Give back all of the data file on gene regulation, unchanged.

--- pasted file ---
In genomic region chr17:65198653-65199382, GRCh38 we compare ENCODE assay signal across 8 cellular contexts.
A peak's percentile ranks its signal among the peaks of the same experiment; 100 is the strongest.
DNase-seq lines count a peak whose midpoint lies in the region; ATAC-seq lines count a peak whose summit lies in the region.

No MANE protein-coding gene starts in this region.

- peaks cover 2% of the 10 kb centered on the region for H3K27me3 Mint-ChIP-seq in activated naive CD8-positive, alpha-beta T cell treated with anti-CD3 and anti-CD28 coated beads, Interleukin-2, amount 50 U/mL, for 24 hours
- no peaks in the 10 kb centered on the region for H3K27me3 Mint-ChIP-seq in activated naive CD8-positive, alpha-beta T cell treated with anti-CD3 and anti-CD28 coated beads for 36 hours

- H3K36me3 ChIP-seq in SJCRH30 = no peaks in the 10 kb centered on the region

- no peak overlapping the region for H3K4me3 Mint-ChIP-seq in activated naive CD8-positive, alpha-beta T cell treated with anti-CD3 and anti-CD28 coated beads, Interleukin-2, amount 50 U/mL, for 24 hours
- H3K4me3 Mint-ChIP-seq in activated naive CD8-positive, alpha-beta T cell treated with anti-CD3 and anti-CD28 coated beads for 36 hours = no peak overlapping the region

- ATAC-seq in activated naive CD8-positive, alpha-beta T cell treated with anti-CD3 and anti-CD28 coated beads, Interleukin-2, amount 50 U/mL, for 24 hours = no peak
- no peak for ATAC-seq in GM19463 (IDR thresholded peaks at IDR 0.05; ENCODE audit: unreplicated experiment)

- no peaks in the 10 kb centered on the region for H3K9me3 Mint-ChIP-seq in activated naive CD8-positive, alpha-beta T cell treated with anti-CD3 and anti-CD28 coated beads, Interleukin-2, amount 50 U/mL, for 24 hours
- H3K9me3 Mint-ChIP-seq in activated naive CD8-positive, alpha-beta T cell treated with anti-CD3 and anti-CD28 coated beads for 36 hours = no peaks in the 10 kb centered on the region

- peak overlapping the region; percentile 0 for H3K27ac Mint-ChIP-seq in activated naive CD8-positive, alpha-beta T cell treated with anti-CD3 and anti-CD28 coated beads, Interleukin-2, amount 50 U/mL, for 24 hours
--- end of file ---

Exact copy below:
In genomic region chr17:65198653-65199382, GRCh38 we compare ENCODE assay signal across 8 cellular contexts.
A peak's percentile ranks its signal among the peaks of the same experiment; 100 is the strongest.
DNase-seq lines count a peak whose midpoint lies in the region; ATAC-seq lines count a peak whose summit lies in the region.

No MANE protein-coding gene starts in this region.

- peaks cover 2% of the 10 kb centered on the region for H3K27me3 Mint-ChIP-seq in activated naive CD8-positive, alpha-beta T cell treated with anti-CD3 and anti-CD28 coated beads, Interleukin-2, amount 50 U/mL, for 24 hours
- no peaks in the 10 kb centered on the region for H3K27me3 Mint-ChIP-seq in activated naive CD8-positive, alpha-beta T cell treated with anti-CD3 and anti-CD28 coated beads for 36 hours

- H3K36me3 ChIP-seq in SJCRH30 = no peaks in the 10 kb centered on the region

- no peak overlapping the region for H3K4me3 Mint-ChIP-seq in activated naive CD8-positive, alpha-beta T cell treated with anti-CD3 and anti-CD28 coated beads, Interleukin-2, amount 50 U/mL, for 24 hours
- H3K4me3 Mint-ChIP-seq in activated naive CD8-positive, alpha-beta T cell treated with anti-CD3 and anti-CD28 coated beads for 36 hours = no peak overlapping the region

- ATAC-seq in activated naive CD8-positive, alpha-beta T cell treated with anti-CD3 and anti-CD28 coated beads, Interleukin-2, amount 50 U/mL, for 24 hours = no peak
- no peak for ATAC-seq in GM19463 (IDR thresholded peaks at IDR 0.05; ENCODE audit: unreplicated experiment)

- no peaks in the 10 kb centered on the region for H3K9me3 Mint-ChIP-seq in activated naive CD8-positive, alpha-beta T cell treated with anti-CD3 and anti-CD28 coated beads, Interleukin-2, amount 50 U/mL, for 24 hours
- H3K9me3 Mint-ChIP-seq in activated naive CD8-positive, alpha-beta T cell treated with anti-CD3 and anti-CD28 coated beads for 36 hours = no peaks in the 10 kb centered on the region

- peak overlapping the region; percentile 0 for H3K27ac Mint-ChIP-seq in activated naive CD8-positive, alpha-beta T cell treated with anti-CD3 and anti-CD28 coated beads, Interleukin-2, amount 50 U/mL, for 24 hours